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Tough on Crime? Our Wallets Take the Beating

August 09, 2003|David Beck-Brown | David Beck-Brown has worked in federal, state and county detention facilities, as well as the federal witness protection program, since 1977.

Do not blame our prisons for California's financial problems. Blame the voters. California voters have gotten "tough on crime." For years, we have eagerly been sending "evildoers" to prison. In the process, we must pay the price of their incarceration.

Our prisons now are overcrowded, filled in part with men and women who have committed serious crimes, some while under the influence of drugs and alcohol. Other inmates are incarcerated for crimes stemming from nonviolent substance abuse, mental illness and homelessness. This growing segment of nonviolent prisoners needs to be redirected from prison and toward mental health care centers. If this is done, people in need of help will get the assistance they so desperately need.

We Californians are tough, all right. We supported "three strikes." We are not afraid to incarcerate nonviolent criminals for 25 years to life -- even if the third conviction is for stealing a slice of pizza.

But we pay the bill for incarcerating people for life. California prisons are designed to house violent criminals and are expensive to build. We have invested in reinforced concrete structures, guard towers and concertina wire. We have paid heavily for state-of-the-art electrical fences surrounding prisons. Community mental health centers cost less money to build than prisons. Care centers do not have the requirements of a heavily armed, maximum-security prison, staffed by professional correctional officers trained to quell riots and keep the status quo.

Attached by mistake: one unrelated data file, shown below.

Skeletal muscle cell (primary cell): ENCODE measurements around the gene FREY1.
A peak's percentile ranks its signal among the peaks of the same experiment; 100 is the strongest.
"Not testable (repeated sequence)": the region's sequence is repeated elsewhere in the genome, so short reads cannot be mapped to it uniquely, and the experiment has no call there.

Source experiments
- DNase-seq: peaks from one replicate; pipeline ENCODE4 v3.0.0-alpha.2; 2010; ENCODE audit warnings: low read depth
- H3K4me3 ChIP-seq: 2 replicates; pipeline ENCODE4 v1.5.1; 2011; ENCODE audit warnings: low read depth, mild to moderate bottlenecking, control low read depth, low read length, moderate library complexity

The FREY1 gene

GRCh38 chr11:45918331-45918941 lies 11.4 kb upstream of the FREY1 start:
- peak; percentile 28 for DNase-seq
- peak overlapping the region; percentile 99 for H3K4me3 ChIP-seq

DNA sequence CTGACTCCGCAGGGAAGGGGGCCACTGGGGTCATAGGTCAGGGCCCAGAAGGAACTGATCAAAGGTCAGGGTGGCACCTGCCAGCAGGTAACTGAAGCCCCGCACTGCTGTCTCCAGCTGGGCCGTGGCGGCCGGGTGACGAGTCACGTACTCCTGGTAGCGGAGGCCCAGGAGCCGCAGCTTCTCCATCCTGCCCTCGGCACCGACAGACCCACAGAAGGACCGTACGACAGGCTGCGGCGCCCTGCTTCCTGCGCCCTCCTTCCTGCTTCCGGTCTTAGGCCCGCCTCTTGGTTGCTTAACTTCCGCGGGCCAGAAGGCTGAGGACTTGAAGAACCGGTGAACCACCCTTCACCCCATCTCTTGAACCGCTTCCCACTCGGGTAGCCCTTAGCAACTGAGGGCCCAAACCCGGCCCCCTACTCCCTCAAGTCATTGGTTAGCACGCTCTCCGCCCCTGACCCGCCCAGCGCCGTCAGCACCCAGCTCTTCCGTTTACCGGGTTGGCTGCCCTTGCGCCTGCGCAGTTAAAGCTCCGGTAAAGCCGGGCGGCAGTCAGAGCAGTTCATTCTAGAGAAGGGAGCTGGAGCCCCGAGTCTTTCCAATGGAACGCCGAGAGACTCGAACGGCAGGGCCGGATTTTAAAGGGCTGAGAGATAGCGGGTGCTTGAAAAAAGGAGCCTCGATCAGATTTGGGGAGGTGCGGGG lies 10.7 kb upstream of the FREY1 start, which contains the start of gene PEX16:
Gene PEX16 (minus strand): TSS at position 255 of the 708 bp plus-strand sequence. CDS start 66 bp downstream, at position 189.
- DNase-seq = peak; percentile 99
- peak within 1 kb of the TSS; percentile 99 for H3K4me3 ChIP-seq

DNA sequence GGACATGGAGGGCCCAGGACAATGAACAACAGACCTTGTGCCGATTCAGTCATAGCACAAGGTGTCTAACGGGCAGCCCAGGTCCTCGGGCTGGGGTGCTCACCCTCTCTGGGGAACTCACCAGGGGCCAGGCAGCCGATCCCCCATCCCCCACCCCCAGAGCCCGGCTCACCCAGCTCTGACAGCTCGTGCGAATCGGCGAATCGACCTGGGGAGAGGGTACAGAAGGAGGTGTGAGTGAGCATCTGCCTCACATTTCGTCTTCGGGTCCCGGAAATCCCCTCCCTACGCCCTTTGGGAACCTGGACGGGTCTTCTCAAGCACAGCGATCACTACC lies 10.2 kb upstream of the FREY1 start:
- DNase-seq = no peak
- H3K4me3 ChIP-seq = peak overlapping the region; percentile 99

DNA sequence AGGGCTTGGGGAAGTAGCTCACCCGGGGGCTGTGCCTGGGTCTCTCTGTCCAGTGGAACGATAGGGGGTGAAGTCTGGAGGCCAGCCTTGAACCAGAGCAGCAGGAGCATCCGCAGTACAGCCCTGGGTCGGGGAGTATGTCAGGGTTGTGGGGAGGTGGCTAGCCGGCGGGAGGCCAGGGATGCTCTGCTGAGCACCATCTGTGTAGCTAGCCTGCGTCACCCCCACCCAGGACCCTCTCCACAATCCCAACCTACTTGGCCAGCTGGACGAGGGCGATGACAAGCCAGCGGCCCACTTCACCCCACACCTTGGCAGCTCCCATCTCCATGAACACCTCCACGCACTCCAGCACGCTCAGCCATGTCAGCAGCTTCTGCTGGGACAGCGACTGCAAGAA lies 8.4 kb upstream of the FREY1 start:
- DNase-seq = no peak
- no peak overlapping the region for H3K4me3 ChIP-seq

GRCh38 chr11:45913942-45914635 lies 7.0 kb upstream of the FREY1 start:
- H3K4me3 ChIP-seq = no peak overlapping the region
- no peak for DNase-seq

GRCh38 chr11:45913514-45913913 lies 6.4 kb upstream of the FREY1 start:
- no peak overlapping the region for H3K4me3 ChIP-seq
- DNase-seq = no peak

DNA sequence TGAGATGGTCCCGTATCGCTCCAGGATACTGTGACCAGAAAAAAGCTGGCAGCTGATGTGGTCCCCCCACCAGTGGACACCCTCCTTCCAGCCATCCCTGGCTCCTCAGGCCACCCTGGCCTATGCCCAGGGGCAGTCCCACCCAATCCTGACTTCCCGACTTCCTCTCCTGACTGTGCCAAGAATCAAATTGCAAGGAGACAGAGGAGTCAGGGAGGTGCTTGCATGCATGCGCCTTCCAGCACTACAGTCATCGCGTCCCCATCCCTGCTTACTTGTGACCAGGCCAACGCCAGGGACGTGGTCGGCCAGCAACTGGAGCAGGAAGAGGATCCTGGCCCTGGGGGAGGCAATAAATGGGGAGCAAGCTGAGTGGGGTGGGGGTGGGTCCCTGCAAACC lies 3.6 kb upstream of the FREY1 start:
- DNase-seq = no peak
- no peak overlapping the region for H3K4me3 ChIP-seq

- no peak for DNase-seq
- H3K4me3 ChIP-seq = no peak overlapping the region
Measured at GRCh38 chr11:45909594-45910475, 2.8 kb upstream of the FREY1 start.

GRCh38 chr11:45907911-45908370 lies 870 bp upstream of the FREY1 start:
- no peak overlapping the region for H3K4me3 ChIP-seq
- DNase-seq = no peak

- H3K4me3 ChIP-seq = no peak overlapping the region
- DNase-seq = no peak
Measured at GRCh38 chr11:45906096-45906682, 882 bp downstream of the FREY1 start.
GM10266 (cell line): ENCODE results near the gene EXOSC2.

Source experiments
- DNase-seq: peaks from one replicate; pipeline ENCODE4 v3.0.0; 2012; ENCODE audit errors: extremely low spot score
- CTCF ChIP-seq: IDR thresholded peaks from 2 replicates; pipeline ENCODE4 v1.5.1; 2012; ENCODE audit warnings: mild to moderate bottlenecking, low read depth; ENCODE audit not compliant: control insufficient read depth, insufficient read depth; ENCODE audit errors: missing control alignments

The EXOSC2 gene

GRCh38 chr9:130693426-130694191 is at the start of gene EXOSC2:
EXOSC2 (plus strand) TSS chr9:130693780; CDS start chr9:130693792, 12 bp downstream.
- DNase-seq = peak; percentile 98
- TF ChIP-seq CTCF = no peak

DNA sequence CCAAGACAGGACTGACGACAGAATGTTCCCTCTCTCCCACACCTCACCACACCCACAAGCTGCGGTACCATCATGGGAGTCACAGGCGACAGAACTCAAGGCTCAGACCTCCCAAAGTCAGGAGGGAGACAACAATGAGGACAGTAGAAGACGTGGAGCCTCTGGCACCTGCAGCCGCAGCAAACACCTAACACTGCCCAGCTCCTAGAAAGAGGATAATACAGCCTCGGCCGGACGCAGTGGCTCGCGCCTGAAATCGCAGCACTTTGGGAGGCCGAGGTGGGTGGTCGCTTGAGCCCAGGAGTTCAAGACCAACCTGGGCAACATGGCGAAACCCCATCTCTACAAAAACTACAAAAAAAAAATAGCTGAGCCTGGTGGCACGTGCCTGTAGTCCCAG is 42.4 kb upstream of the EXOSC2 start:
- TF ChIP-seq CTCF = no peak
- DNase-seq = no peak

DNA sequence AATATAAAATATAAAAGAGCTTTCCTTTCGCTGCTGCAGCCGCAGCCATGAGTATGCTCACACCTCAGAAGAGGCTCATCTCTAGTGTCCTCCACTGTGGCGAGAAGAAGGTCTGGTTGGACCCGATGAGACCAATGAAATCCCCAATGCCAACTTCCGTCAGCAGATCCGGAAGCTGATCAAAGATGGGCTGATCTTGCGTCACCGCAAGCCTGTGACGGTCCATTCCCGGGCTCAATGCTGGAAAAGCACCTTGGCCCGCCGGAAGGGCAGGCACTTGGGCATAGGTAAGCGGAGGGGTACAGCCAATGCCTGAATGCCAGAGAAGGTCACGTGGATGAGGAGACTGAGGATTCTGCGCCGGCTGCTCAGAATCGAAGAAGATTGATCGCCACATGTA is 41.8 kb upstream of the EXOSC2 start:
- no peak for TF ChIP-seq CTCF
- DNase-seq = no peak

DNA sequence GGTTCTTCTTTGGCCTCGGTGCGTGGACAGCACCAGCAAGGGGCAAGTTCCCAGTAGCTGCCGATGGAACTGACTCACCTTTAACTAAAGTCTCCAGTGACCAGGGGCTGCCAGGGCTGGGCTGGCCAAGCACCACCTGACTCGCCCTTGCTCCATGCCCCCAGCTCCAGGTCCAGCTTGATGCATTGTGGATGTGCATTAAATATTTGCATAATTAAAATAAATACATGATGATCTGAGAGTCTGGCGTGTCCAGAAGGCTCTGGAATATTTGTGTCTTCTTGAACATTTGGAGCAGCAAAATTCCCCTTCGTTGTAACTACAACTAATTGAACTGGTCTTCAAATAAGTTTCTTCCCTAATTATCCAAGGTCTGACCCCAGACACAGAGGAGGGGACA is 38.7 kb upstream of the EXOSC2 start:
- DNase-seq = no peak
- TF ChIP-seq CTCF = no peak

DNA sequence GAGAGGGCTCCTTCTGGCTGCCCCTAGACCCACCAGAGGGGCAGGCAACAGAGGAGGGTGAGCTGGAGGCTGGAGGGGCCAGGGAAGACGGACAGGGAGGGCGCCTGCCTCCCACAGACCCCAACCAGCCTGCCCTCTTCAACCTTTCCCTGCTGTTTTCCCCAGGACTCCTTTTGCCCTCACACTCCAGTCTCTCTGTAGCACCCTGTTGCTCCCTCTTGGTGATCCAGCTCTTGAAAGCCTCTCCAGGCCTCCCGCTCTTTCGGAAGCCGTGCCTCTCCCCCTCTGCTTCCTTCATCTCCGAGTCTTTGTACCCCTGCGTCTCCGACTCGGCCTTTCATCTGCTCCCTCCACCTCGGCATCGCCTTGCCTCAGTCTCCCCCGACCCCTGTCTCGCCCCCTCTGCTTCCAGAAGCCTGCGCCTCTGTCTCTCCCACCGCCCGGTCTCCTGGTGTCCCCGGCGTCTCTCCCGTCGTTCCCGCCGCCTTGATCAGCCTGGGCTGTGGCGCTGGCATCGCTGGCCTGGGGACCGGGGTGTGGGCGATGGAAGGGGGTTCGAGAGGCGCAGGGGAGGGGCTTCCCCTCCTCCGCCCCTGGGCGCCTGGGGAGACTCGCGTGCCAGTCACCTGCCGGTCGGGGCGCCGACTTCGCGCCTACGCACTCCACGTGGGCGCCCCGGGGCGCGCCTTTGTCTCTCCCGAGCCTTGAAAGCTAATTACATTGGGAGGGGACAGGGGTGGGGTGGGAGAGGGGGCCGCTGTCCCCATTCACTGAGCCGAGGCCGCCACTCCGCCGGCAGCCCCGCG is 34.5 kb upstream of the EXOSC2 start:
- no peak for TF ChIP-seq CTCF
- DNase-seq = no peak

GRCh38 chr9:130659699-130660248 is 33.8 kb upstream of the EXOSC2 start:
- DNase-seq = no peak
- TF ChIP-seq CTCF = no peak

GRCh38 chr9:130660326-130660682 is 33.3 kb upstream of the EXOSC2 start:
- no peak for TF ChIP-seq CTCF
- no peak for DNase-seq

California voters are responsible for the "law of the land," not the prisons. The prison system operates under the law and therefore must receive all inmates sent to it by our judicial system and by you, the voter. If we want to save taxpayer dollars being spent on incarcerating prison inmates, our laws must be rewritten. Thousands of nonviolent substance abusers, mentally ill and the homeless are filling our prison system.

We would all do better if we were to allow our prisons to do the job they were designed to do. The job of the prison is to detain violent and career criminals in a safe environment away from law-abiding citizens. Let us send other inmates to less expensive facilities and mental health centers.

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